David Forsyth

Probability

Frontmatter

3. Basic Ideas in Probability

Abstract
We will perform experiments—which could be pretty much anything, from flipping a coin, to eating too much saturated fat, to smoking, to crossing the road without looking—and reason about the outcomes (mostly bad for the examples I gave). But these outcomes are uncertain, and we need to weigh those uncertainties against one another. If I flip a coin, I could get heads or tails, and there’s no reason to expect to see one more often than the other. If I eat too much saturated fat or smoke, I will very likely have problems, though I might not. If I cross the road without looking, I may be squashed by a truck or I may not. Our methods need also to account for information. If I look before I cross the road, I am much less likely to be squashed. Probability is the machinery we use to describe and account for the fact that some outcomes are more frequent than others.
David Forsyth

4. Random Variables and Expectations

Abstract
We have machinery to describe experiments with random outcomes, but we mostly care about numbers that are random. It is straightforward to link a number to the outcome of an experiment. The result is a random variable, a useful new idea. Random variables turn up in all sorts of places. For example, the amount of money you win or lose on a bet is a random variable. Now if you take the same bet repeatedly, you could wonder how much money will change hands in total, per bet. This yields a new and useful idea, the expected value of a random variable.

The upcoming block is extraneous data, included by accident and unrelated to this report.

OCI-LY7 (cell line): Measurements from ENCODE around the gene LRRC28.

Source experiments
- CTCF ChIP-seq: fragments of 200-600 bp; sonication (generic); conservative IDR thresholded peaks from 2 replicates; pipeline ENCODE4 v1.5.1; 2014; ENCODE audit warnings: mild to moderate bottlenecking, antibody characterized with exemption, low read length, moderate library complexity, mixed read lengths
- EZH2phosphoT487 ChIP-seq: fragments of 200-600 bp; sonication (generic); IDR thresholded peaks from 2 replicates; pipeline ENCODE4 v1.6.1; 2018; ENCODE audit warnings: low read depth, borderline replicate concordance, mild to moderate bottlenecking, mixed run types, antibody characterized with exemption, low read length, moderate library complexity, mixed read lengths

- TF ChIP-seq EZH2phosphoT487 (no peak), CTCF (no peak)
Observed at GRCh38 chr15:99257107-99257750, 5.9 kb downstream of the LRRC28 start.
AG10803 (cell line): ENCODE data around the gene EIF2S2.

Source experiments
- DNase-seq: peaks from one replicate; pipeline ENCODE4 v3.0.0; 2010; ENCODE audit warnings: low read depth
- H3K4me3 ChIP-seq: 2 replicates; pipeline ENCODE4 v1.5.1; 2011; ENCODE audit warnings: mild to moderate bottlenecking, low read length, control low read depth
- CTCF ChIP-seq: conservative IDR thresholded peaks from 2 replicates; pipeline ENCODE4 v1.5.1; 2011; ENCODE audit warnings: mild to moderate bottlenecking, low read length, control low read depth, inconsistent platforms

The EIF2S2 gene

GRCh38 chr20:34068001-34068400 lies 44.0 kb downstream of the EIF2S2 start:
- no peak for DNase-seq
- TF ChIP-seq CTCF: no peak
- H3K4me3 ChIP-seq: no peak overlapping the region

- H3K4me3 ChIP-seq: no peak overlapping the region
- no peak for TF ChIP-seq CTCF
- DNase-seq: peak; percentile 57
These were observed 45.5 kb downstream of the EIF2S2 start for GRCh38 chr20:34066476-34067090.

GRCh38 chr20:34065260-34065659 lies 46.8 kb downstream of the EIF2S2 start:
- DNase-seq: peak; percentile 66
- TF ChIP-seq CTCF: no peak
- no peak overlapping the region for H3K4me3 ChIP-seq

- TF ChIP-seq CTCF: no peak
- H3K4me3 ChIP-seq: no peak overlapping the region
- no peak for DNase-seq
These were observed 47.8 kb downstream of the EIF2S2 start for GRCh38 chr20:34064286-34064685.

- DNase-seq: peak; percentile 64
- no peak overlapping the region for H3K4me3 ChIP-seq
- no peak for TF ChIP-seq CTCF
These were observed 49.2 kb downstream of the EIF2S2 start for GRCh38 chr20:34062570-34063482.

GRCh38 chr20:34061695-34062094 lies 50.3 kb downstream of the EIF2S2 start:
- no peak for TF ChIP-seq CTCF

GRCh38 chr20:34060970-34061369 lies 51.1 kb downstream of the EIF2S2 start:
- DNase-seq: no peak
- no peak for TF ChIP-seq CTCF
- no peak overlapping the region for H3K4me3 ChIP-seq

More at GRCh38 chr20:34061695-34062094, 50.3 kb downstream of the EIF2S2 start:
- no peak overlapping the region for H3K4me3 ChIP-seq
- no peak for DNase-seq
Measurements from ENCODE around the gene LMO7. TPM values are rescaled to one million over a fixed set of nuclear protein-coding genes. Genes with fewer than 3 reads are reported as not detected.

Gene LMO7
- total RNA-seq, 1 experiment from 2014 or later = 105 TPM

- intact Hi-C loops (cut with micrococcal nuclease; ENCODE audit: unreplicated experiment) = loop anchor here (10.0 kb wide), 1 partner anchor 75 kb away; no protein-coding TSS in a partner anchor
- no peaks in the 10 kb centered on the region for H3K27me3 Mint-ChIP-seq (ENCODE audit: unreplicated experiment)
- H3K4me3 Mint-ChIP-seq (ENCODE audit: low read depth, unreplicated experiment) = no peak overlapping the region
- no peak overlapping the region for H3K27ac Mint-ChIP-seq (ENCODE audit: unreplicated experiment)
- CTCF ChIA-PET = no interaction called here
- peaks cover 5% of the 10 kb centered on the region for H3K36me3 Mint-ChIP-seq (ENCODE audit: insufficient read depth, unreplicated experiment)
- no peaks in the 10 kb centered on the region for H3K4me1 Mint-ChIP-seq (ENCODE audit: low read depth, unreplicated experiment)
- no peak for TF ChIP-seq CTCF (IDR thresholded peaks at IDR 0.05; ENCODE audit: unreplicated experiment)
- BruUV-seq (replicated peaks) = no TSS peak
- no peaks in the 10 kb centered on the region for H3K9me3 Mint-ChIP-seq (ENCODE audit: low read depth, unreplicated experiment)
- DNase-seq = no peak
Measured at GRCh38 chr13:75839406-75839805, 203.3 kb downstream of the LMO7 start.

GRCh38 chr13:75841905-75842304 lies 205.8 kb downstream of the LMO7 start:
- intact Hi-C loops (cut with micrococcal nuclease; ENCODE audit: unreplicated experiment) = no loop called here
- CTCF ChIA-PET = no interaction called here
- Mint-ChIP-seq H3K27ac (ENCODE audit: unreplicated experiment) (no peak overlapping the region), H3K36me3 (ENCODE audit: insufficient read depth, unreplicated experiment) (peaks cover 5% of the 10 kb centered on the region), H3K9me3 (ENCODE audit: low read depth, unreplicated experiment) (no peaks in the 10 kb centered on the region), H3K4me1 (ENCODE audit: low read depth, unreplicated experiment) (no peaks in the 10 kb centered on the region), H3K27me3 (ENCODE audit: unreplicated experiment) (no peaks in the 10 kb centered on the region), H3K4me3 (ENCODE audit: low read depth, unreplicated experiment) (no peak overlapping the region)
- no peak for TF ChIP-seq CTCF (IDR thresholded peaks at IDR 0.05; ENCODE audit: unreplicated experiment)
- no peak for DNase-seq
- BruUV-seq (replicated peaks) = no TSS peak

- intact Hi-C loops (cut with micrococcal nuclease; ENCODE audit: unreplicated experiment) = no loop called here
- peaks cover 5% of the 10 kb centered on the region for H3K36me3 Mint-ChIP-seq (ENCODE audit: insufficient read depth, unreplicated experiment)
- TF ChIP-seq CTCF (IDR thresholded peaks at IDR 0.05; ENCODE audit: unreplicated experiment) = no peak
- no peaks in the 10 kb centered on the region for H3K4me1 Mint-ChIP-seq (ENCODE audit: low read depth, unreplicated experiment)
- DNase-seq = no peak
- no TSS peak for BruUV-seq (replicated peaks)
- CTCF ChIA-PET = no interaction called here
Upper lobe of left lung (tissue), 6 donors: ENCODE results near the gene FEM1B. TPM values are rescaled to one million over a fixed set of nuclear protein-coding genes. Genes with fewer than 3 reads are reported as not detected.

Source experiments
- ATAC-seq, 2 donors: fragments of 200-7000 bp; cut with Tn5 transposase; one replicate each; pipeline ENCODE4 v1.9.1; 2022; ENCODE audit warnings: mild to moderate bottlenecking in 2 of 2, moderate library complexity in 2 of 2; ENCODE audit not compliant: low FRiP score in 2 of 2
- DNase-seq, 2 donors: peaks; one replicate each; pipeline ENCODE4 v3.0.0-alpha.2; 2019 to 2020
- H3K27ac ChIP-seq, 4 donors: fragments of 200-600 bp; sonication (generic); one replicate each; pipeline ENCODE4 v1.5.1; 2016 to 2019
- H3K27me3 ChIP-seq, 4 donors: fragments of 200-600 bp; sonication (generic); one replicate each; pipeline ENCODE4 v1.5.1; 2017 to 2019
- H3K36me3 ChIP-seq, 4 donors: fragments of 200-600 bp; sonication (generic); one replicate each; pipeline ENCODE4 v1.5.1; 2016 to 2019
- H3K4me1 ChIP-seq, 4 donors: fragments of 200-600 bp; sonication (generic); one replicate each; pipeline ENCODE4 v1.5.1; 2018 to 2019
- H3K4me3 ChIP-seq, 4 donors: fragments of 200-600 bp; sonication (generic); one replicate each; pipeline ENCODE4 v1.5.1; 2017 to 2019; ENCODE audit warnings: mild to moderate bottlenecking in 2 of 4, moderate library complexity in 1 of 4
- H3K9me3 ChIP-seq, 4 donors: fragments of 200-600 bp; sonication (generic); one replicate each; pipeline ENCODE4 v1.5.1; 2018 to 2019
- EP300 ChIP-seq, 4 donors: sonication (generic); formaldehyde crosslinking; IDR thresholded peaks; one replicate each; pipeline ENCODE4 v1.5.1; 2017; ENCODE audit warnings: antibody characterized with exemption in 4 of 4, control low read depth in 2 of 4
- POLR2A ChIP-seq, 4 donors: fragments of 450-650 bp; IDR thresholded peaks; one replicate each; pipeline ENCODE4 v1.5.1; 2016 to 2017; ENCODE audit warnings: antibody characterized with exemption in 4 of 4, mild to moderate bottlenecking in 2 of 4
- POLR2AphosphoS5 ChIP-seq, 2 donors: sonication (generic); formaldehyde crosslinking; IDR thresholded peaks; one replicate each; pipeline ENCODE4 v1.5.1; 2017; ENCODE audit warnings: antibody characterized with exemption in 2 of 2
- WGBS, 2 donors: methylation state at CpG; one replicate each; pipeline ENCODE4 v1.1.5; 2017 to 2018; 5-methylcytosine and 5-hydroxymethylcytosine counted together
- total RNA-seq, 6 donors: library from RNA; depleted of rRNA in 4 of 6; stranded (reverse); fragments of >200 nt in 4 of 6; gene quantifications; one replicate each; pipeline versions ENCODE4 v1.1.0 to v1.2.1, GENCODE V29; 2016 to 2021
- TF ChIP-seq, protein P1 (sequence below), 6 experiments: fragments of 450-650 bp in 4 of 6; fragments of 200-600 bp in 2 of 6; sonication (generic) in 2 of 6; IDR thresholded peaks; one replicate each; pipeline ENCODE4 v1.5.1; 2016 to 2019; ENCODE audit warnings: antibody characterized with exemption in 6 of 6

David Forsyth

5. Useful Probability Distributions

Abstract
We will use probability as a tool to resolve practical questions about data. Here are important example questions. We could ask what process produced the data? For example, I observe a set of independent coin flips. I would now like to know the probability of observing a head when the coin is flipped. We could ask what sort of data can we expect in the future? For example, what will be the outcome of the next election? Answering this requires collecting information about voters, preferences, and the like, then using it to build a model that predicts the outcome. We could ask what labels should we attach to unlabelled data? For example, we might see a large number of credit card transactions, some known to be legitimate and others known to be fraudulent. We now see a new transaction: is it legitimate? We could ask is an effect easily explained by chance variations, or is it real? For example, a medicine appears to help patients with a disease. Is there a real effect, or is it possible that by chance the patients we tested the medicine on felt better?
David Forsyth

Inference

Frontmatter

6. Samples and Populations

Abstract
Very often the data we see is a small part of the data we could have seen. The data we could have observed, if we could have seen everything, is the population . I will write populations like random variables with capital letters to emphasize we don’t actually know the whole population. The data we actually have is the sample (lower case, as usual). We would like to know the population mean , which we write popmean X. We must estimate this using the sample.
David Forsyth

7. The Significance of Evidence

Abstract